12 May 2010 Information and communication technology (ICT) projects are helping countries make significant progress towards the globally agreed anti-poverty targets world leaders have pledged to achieve by 2015, according to a United Nations report released today.
For the first time, the 2010 World Summit on the Information Society (WSIS) Stocktaking report – now in its third edition – takes into account the use of social networking services.
“This report charts significant progress in meeting the ICT development targets set by the WSIS Tunis Phase in 2005, and also offers real hope that we may be able to leverage our success in connecting the world to accelerate progress towards the Millennium Development Goals (MDGs),” said Houlin Zhao, Deputy Secretary-General of the UN International Telecommunications Union (ITU).
The Tunis phase of the World Summit, held in 2005, focused on how to bridge the so-called digital divide between developed and developing countries through the spread of Internet. The first phase of the Summit was held in Geneva in 2003.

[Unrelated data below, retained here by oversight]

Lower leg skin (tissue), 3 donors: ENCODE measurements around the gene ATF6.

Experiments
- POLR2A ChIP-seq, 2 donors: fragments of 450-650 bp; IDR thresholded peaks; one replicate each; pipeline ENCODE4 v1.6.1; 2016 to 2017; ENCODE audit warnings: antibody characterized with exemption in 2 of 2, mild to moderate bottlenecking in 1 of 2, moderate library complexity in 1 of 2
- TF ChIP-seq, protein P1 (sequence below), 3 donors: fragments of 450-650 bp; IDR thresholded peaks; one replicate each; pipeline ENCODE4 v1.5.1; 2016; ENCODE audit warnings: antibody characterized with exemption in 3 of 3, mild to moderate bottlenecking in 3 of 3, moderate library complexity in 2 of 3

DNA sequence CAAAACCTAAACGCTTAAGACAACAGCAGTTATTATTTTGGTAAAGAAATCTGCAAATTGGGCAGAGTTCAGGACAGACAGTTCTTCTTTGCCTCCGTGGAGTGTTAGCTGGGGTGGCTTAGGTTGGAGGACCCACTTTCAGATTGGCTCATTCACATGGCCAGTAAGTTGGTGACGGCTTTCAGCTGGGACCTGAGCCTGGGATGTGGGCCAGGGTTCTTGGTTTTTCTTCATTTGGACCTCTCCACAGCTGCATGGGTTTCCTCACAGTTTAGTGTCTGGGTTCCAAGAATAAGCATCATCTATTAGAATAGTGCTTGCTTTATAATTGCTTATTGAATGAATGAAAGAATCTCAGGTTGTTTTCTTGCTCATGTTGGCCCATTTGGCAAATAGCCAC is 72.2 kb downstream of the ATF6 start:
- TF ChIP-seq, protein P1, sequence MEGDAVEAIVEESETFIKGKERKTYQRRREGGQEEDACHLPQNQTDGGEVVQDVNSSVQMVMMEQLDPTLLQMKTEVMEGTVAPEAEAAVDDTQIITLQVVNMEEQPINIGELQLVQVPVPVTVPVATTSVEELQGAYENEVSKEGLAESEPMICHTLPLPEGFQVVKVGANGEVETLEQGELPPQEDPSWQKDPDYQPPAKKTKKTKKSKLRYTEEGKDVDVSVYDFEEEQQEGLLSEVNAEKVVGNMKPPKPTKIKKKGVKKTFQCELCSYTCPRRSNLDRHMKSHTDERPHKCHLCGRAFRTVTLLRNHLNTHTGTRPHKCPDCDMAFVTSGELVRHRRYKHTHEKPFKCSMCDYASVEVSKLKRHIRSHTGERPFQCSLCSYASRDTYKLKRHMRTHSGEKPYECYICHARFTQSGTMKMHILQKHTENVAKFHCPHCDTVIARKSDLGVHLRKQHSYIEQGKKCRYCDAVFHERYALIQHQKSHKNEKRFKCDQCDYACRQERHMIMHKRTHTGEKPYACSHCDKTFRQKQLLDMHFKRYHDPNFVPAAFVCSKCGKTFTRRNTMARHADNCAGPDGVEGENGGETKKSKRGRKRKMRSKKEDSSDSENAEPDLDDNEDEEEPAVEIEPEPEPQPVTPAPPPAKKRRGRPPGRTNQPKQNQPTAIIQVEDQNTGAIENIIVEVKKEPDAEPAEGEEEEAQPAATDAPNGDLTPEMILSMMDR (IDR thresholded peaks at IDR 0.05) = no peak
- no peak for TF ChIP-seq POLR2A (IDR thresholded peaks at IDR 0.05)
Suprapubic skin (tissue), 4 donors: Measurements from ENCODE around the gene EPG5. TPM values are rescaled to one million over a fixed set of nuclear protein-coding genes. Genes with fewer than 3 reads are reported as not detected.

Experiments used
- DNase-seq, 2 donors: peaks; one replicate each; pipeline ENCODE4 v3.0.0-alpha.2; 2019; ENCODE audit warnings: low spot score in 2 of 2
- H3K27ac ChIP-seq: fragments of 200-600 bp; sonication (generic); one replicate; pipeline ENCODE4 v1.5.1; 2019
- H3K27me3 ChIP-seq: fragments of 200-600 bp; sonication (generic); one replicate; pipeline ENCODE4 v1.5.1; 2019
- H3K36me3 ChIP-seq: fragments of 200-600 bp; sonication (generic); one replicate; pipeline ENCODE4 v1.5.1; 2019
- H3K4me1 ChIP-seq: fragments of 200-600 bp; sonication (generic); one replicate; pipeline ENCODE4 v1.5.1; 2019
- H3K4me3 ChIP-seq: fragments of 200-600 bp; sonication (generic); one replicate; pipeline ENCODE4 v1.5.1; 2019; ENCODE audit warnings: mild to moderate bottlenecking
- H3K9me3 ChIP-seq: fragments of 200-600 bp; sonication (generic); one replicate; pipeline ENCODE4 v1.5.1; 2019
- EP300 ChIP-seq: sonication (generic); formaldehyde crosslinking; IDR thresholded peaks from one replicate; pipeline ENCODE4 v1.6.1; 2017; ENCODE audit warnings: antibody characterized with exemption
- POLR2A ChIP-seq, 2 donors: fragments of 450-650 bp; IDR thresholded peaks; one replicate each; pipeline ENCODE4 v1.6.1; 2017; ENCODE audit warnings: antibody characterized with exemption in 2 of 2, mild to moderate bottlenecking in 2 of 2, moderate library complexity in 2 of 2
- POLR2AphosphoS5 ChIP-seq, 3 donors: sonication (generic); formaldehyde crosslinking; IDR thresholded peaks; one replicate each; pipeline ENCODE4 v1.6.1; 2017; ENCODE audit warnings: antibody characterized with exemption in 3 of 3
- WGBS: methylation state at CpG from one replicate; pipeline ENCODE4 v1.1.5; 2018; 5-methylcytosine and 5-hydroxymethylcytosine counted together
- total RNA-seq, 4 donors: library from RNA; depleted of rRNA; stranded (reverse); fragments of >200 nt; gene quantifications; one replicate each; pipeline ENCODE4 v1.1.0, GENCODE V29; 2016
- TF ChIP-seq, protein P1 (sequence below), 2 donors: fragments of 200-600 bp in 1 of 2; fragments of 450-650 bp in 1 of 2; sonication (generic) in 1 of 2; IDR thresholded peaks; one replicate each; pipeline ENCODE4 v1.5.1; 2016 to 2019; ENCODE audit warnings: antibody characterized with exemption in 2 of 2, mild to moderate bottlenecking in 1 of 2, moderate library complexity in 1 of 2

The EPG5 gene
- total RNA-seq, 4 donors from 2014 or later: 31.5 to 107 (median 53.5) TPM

In addition to examining the potential of new social networking services in the development of ICTs and the link with MDGs, the report looks at the use of ICTs for disaster management, cyber security and cyberspace.
The WSIS Stocktaking Process was initiated in 2004 to provide a register of activities carried out by governments, international organizations, the business sector, civil society and other entities, in order to highlight the progress made since the Summit.
The report was released today as representatives of UN agencies, governments, civil society and the technology industry continue their discussions at the WSIS Forum, which runs until Friday in Geneva.
ITU, which organized the Forum along with the UN Educational, Scientific and Cultural Organization (UNESCO), the UN Conference on Trade and Development (UNCTAD) and the UN Development Programme (UNDP) – said it has modernized its online database to better analyze projects around the world and to better identify new trends.
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